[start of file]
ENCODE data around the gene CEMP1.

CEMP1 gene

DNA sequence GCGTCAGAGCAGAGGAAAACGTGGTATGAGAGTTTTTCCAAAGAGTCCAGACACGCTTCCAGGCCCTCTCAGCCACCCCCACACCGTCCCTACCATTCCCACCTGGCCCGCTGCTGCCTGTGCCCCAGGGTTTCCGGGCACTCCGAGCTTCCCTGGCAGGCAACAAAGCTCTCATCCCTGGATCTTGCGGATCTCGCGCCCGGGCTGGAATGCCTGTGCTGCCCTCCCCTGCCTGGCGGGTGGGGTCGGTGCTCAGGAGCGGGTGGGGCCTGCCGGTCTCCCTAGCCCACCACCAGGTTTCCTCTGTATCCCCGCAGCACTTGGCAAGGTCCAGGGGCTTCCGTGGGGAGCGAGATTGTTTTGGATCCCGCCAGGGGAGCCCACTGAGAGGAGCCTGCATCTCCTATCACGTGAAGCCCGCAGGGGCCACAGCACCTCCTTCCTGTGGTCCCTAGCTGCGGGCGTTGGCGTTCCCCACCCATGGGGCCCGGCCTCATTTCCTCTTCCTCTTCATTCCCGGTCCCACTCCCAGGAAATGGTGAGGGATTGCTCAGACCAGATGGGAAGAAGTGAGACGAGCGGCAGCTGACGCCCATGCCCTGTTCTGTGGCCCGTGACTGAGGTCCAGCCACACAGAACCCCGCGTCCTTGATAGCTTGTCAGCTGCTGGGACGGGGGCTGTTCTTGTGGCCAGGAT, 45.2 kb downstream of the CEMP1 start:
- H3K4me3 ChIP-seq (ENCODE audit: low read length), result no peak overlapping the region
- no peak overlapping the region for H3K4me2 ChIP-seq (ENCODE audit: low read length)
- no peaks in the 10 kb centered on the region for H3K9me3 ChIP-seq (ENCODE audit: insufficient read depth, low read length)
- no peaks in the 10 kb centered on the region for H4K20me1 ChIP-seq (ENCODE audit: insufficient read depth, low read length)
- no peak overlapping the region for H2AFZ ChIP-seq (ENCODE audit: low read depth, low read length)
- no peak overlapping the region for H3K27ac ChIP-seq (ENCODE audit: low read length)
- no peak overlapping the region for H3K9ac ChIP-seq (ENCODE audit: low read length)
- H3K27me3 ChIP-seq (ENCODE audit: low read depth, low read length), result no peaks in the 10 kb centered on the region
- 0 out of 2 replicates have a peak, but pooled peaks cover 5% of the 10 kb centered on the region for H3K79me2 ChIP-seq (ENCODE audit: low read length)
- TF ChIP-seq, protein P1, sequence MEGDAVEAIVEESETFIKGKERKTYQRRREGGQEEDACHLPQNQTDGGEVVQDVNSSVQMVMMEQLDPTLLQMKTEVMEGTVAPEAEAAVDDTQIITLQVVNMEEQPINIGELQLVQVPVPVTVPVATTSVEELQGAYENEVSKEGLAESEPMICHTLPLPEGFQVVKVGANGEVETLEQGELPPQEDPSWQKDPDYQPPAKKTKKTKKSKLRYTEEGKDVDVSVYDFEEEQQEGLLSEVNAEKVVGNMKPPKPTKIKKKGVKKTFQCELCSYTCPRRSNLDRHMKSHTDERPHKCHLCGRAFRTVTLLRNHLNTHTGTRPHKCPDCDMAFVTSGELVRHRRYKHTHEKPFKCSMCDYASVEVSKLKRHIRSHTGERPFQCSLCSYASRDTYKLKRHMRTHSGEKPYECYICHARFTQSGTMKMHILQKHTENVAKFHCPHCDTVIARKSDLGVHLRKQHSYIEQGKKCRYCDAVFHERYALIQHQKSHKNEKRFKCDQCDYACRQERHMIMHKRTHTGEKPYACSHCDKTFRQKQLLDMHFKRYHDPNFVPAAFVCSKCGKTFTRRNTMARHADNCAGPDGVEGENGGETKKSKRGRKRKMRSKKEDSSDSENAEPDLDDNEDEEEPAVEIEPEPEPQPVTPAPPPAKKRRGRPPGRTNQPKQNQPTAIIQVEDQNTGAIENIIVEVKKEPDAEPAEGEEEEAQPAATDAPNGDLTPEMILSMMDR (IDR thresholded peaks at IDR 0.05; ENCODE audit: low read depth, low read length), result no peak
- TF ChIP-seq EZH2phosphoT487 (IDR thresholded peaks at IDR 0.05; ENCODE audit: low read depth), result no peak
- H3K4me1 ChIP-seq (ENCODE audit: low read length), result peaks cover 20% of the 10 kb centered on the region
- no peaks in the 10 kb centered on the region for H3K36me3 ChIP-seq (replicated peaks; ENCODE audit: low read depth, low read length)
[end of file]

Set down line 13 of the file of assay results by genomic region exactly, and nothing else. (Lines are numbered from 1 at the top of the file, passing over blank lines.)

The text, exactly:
- TF ChIP-seq, protein P1, sequence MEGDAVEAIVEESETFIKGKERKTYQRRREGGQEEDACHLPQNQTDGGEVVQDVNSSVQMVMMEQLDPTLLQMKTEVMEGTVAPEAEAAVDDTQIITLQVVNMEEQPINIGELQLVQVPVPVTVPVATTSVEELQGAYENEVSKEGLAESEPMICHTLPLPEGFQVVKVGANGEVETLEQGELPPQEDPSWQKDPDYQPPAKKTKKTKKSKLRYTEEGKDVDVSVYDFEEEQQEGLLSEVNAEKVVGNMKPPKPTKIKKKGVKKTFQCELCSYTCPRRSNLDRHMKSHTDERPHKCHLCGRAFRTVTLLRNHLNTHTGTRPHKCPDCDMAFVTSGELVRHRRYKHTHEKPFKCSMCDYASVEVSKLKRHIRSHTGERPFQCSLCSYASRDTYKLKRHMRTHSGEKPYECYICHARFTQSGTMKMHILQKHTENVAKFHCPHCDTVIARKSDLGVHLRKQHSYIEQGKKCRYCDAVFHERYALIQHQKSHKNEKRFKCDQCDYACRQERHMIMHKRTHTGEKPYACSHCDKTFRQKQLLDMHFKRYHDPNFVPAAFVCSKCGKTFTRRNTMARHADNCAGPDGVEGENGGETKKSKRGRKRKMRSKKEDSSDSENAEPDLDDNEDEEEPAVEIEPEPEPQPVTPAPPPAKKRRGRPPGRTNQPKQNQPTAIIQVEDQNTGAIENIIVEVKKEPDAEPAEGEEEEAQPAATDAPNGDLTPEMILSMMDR (IDR thresholded peaks at IDR 0.05; ENCODE audit: low read depth, low read length), result no peak